And indeed it’s likely the 2016 GPUs where HDR will really take off. Although RTG can support all of the basic technical aspects of HDR on the Radeon 300 series, there’s one thing none of these cards will ever be able to do, and that’s to directly support the HDCP 2.2 standard, which is being required for all 4K/HDR content. As a result only the 2016 GPUs can play back HDR movies, while all earlier GPUs would be limited to gaming and photos.

Meanwhile RTG is also working on the software side of matters as well in conjunction with Microsoft. At this time it’s possible for RTG to render to HDR, but only in an exclusive fullscreen context, bypassing the OS’s color management. Windows itself isn’t capable of HDR rendering, and this is something that Microsoft and its partners are coming together to solve. And it will ultimately be a solved issue, but it may take some time. Not unlike high-DPI rendering, edge cases such as properly handling mixed use of HDR/SDR are an important consideration that must be accounted for. And for that matter, the OS needs a means of reliably telling (or being told) when it has HDR content.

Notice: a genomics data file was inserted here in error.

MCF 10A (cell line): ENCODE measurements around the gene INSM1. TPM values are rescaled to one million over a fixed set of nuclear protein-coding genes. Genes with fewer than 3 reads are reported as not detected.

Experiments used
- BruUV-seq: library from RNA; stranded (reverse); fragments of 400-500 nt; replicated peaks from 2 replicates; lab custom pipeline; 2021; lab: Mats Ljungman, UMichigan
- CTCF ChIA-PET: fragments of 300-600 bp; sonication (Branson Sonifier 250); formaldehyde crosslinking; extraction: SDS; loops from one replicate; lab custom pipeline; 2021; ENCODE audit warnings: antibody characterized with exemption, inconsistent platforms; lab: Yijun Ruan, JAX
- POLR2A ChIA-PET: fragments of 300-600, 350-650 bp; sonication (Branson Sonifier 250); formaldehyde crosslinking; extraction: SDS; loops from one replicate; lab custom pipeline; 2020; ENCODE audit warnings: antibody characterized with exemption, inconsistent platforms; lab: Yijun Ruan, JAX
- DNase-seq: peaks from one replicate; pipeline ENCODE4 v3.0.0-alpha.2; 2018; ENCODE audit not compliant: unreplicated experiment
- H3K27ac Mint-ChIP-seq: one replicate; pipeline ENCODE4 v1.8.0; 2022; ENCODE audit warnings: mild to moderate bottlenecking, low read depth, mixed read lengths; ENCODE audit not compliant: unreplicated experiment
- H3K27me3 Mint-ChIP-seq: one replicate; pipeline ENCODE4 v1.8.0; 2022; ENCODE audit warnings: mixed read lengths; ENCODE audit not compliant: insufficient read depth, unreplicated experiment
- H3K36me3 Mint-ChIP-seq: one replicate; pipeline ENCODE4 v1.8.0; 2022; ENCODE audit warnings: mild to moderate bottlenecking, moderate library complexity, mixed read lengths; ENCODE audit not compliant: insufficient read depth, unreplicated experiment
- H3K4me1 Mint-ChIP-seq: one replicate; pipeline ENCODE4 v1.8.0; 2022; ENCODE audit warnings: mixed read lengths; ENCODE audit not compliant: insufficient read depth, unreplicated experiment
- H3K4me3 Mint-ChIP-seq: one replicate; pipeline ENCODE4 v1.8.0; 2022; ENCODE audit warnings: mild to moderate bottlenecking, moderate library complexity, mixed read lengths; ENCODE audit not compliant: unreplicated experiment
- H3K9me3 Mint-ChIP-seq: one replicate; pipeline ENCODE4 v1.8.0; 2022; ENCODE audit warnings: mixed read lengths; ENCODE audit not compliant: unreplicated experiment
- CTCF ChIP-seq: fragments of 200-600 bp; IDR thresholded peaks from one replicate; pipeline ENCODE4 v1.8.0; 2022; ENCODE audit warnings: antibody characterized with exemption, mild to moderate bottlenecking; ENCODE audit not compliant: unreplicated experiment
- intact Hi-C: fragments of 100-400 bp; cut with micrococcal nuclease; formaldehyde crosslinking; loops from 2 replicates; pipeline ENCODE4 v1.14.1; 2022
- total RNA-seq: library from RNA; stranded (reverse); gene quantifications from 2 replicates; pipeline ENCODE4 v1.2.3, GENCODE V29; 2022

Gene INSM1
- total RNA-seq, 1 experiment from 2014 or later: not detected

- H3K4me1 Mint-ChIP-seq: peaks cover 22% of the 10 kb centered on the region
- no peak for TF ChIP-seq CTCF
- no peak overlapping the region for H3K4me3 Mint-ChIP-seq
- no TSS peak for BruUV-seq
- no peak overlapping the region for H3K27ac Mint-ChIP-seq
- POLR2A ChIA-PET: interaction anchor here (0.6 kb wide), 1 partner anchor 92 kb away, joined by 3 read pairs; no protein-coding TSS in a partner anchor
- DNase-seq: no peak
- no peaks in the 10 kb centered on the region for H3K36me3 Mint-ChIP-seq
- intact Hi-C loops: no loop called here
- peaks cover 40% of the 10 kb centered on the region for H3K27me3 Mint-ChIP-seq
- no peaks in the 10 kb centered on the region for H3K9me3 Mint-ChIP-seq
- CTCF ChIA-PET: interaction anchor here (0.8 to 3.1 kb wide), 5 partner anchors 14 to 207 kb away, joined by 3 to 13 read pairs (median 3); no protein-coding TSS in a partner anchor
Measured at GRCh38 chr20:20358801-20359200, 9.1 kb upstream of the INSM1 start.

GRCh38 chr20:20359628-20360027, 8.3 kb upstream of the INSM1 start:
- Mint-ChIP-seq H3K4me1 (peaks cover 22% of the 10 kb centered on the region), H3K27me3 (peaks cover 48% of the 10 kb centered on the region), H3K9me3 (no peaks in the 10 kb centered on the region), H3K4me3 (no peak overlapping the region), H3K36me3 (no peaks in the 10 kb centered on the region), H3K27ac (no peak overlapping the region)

Finally at the other end of the spectrum will be software developers. While the movie/TV industries have already laid the groundwork for HDR production, software and game developers will be in a period of catching up as most current engines implicitly assume that they’ll be rendering for a SDR display. This means at a minimum reducing/removing the step in the rendering process where a scene is tonemapped for an SDR display, but there will also be some cases where rendering algorithms need to be changed entirely to make best use of the larger color space and greater dynamic range. RTG for their part seems to be eager to work with developers through their dev relations program to give them the tools they need (such as HDR tonemapping) to do just that.

Wrapping things up, RTG expects that we’ll start to see HDR capable displays in the mass market in 2016. At this point in time there is some doubt over whether this will include PC displays right away, in which case there may be a transition period of “EDR” displays that offer 10bpc and better contrast ratios than traditional LCDs, but can’t hit the 1000+ nit brightness that HDR really asks for. Though regardless of the display situation, AMD expects to be rolling out their formal support for HDR in 2016.